GAINESVILLE, Ga. – Runaway bride Jennifer Wilbanks (search) is "fragile ... emotional ... [and] upset" after running out on her wedding and sparking a massive search amid fears that she had been kidnapped or harmed, her new lawyer told FOX News on Wednesday.
"She had been under a tremendous amount of stress.... She had to take action, just get away and get out from under the pressure," said Lydia J. Sartain (search), a former district attorney in Georgia.
Sartain said Wilbanks felt "so much pain for the family and the community." She said her client is afraid that she may face criminal charges connected to her five-day disappearance.
"I would describe her state now as being very fragile. She's very emotional, very upset about what's happening and what's been done," Sartain said.
Wilbanks herself is expected to make her first statement on the matter Thursday, said a spokesman for the Lakewood Baptist Church in Gainesville, Ga., where Wilbanks has been receiving counseling.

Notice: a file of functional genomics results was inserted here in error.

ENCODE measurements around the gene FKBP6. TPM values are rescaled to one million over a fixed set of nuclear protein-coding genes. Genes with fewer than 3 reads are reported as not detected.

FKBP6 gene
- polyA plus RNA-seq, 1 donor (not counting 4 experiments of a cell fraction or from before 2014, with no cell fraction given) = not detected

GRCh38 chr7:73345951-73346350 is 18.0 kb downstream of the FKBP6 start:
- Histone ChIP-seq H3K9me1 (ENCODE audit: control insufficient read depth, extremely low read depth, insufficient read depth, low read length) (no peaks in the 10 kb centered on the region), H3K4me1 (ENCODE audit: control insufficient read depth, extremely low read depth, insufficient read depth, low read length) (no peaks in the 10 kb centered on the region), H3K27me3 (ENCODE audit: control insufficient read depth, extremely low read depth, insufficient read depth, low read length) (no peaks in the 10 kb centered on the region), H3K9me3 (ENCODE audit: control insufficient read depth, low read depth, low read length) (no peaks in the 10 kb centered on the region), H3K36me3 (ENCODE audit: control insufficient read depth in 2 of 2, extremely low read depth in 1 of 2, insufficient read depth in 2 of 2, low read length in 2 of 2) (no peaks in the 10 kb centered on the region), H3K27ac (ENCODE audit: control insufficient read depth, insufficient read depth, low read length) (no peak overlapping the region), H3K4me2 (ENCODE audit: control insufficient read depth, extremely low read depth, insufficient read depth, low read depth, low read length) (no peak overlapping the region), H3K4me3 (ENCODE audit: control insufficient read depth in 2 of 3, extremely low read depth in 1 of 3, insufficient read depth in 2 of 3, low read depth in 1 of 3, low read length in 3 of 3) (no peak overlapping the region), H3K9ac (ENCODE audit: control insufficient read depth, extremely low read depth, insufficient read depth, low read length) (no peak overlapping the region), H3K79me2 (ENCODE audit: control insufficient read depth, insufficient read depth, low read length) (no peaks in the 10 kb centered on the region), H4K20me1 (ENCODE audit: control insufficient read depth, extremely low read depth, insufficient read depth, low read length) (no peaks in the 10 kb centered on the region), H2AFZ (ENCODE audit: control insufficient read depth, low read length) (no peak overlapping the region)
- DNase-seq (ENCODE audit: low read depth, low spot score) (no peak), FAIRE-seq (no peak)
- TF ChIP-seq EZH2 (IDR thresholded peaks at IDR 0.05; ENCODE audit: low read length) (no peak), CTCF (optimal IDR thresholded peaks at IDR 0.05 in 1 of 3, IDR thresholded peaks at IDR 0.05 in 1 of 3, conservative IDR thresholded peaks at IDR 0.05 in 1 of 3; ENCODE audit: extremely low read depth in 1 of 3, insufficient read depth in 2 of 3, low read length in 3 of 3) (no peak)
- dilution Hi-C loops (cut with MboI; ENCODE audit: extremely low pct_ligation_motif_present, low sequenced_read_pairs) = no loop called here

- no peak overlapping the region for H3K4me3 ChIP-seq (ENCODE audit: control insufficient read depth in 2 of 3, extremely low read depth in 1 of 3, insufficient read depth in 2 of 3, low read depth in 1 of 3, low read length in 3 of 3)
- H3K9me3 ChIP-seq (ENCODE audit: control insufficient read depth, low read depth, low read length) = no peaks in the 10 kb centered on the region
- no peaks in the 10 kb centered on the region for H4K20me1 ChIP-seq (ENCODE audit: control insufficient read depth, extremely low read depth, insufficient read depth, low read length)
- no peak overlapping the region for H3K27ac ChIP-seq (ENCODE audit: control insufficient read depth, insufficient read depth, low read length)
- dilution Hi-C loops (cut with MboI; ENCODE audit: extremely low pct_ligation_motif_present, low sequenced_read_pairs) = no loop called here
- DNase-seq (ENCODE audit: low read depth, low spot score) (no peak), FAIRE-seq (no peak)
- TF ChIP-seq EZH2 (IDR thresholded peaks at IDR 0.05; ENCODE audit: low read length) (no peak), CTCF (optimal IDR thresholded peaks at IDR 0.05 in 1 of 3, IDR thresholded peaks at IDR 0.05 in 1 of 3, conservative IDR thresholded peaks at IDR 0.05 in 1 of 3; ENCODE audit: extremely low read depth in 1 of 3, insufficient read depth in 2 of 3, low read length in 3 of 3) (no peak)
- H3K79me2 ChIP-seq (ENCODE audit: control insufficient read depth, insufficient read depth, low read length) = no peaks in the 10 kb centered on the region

The 32-year-old woman was getting ready for her lavish wedding before 600 guests when she failed to return from a jog April 26. Authorities mounted a massive manhunt for her as the story gained national attention. Wilbanks' husband-to-be, John Mason (search), took a private lie detector test to prove his innocence.
She turned up on Saturday, the day of her wedding, in Albuquerque, N.M. She initially said she had been abducted but then admitted she made it all up. Authorities have said they are considering filing criminal charges against her, possibly for filing a false report.
"I think that clearly there's no criminal intent," Sartain said Wednesday. "She just had a breakdown, and ordinarily you're able to do that in the privacy of your own home. But here, for a variety of reasons, it's become so public."
Sartain said that after spending so much taxpayer money on the search for Wilbanks, it would be "throwing good money after bad" to prosecute her.
Sartain was the solicitor of Hall County State Court from 1987 to 1991. From 1993 to 2002, she was the district attorney. In 2002, she was named a partner in the litigation division of a private law firm in Gainesville.